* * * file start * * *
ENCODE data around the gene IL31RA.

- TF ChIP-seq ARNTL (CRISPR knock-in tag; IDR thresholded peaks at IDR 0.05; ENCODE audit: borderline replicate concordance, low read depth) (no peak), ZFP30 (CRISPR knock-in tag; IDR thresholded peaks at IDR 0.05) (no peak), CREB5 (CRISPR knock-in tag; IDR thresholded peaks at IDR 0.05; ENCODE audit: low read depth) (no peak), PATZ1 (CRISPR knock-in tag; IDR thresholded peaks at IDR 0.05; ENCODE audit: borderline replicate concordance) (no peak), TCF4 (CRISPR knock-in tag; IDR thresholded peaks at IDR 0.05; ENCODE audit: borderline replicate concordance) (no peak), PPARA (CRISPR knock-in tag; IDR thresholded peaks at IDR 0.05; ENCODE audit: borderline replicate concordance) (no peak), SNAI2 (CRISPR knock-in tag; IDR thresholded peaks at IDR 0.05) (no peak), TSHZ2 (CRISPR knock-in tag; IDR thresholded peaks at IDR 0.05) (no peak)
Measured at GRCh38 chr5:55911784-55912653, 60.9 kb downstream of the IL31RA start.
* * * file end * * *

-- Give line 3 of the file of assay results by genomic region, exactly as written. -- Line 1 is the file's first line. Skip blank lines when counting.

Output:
Measured at GRCh38 chr5:55911784-55912653, 60.9 kb downstream of the IL31RA start.